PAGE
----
When Quitting Can Actually Help You Get Ahead

Vince Lombardi famously once said, "Winners never quit. Quitters never win." But a new study finds otherwise.


Vince Lombardi famously once said, "Winners never quit. Quitters never win." But a new study by the University of Southern California and Northeastern University has found that quitting could actually help you get ahead.

To test the "grit factor," researchers had participants carry out a series of verbal and mathematical puzzles, all with the promise that they would receive modest monetary reward for correct answers, negligible reward for quitting the problems, but zero compensation for answering incorrectly. The participants who attempted problems that were impossible ended up coming out with the least financial gain. In other words, the ones who tried the hardest were also the ones that came away with the least.

As children, we're often taught quitting is nearly synonymous with being un-American — everything we try we're supposed to "stick with" or "never give up." From Rocky to Gladiator, Hollywood films are rife with heroes who never gave into their temptation to give up. But what if knowing when to give up is the key to personal well-being?

If only Hamlet had given up on exposing his father’s killer or Madame Bovary had given up on Rodolphe, their stories might have been less tragic.

The success stories of quitters are few and far between, but they do exist. Twenty-six-year-old Bjorn Borg quit tennis at the height of his career and later founded a successful fashion line. Citing disagreements with network execs, Dave Chappelle walked away from his extremely popular eponymous show on Comedy Central to focus on his stand-up. But successful quitters are not just famous: A year ago, NPR reported on scientists who'd given up own their fields because of monetary constraints — one former microbiologist became a liquor distiller and another opened up a California grocery store.

Thoughtful quitting allows a person to reprioritize what’s important and think big picture. If everything in life is given our equal value and time, we could go crazy. Look no further than some of literature's greatest works to tell you to quit while you’re ahead: If only Hamlet had given up on exposing his father’s killer or Madame Bovary had given up on Rodolphe, their stories might have been less tragic. Quitting shouldn’t be a habit, but it shouldn’t be avoided at all costs either.

--

Daphne Muller is a New York City-based writer who has written for Salon, Ms. Magazine, The Huffington Post, and reviewed books for ELLE and Publishers Weekly. Most recently, she completed a novel and screenplay. You can follow her on Instagram @daphonay and on Twitter @DaphneEMuller.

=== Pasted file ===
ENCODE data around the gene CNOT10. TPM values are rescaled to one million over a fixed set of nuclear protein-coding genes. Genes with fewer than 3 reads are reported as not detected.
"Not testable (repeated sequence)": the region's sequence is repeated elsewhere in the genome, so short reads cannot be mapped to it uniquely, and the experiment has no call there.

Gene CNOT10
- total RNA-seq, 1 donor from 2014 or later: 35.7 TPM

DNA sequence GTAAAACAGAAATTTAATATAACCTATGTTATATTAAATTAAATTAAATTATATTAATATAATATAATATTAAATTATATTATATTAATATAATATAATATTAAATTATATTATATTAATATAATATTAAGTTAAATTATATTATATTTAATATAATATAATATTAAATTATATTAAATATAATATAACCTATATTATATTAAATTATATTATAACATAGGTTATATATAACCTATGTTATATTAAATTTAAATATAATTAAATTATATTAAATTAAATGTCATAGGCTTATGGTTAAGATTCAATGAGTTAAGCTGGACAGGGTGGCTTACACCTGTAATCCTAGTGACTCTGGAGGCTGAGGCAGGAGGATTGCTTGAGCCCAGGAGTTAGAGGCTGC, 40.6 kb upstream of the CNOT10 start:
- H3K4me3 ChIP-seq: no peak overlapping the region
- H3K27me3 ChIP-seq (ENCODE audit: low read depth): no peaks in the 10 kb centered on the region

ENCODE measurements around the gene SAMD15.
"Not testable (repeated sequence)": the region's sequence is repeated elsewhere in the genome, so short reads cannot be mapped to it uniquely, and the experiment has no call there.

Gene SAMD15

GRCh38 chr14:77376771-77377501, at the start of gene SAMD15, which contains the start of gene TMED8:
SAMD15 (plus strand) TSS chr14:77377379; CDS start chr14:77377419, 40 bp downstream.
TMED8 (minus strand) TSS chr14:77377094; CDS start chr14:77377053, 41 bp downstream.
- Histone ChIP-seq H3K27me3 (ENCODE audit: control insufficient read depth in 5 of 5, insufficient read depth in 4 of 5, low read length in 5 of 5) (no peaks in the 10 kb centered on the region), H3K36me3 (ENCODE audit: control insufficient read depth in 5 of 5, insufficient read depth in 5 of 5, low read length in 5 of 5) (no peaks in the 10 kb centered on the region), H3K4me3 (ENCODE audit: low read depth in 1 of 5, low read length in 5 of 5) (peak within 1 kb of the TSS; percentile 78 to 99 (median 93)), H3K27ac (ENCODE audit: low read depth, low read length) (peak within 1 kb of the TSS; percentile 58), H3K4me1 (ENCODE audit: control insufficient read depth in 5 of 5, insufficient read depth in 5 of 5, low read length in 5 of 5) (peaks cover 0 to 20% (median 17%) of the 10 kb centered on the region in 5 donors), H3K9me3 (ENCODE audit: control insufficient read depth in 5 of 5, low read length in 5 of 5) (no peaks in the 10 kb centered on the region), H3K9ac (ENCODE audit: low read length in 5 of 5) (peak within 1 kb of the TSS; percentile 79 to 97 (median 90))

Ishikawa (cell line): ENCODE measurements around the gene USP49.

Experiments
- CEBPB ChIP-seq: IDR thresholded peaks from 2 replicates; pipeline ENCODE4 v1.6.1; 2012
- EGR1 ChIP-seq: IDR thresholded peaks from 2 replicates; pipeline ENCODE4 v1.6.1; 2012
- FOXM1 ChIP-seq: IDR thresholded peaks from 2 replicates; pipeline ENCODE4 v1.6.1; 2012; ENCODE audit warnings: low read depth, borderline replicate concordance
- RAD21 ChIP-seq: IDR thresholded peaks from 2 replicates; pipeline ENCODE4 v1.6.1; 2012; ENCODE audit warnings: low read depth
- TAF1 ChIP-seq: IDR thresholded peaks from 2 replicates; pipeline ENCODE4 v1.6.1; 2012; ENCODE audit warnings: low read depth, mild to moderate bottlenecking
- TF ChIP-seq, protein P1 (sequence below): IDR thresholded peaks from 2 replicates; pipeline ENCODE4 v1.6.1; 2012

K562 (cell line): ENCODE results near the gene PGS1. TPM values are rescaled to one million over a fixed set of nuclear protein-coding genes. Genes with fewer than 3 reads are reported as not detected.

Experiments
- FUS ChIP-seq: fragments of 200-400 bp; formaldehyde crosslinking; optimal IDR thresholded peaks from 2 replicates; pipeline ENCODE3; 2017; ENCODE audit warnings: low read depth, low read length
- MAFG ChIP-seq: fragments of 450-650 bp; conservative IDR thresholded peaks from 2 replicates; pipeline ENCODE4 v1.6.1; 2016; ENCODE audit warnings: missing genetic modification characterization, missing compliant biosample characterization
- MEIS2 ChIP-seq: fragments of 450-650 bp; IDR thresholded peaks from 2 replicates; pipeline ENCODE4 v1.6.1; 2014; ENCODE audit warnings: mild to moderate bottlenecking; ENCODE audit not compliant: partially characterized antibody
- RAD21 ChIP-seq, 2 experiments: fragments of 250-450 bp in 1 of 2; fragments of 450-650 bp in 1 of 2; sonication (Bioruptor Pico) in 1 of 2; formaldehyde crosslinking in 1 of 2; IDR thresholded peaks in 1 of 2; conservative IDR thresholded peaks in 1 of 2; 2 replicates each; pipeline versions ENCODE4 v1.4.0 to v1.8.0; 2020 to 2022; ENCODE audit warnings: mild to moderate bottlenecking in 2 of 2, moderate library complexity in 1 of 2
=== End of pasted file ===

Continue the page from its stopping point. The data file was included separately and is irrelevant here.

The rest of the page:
Related Articles

Human skeletal stem cells isolated in breakthrough discovery

It's a development that could one day lead to much better treatments for osteoporosis, joint damage, and bone fractures.

Image: Nissim Benvenisty
Surprising Science
  • Scientists have isolated skeletal stem cells in adult and fetal bones for the first time.
  • These cells could one day help treat damaged bone and cartilage.
  • The team was able to grow skeletal stem cells from cells found within liposuctioned fat.
Keep reading Show less

How exercise helps your gut bacteria

Gut bacteria play an important role in how you feel and think and how well your body fights off disease. New research shows that exercise can give your gut bacteria a boost.

National Institutes of Health
Surprising Science
  • Two studies from the University of Illinois show that gut bacteria can be changed by exercise alone.
  • Our understanding of how gut bacteria impacts our overall health is an emerging field, and this research sheds light on the many different ways exercise affects your body.
  • Exercising to improve your gut bacteria will prevent diseases and encourage brain health.
Keep reading Show less

Giving octopuses ecstasy reveals surprising link to humans

A groundbreaking new study shows that octopuses seemed to exhibit uncharacteristically social behavior when given MDMA, the psychedelic drug commonly known as ecstasy.

Image: damn_unique via Flickr
Surprising Science
  • Octopuses, like humans, have genes that seem to code for serotonin transporters.
  • Scientists gave MDMA to octopuses to see whether those genes translated into a binding site for serotonin, which regulates emotions and behavior in humans
  • Octopuses, which are typically asocial creatures, seem to get friendlier while on MDMA, suggesting humans have more in common with the strange invertebrates than previously thought
Keep reading Show less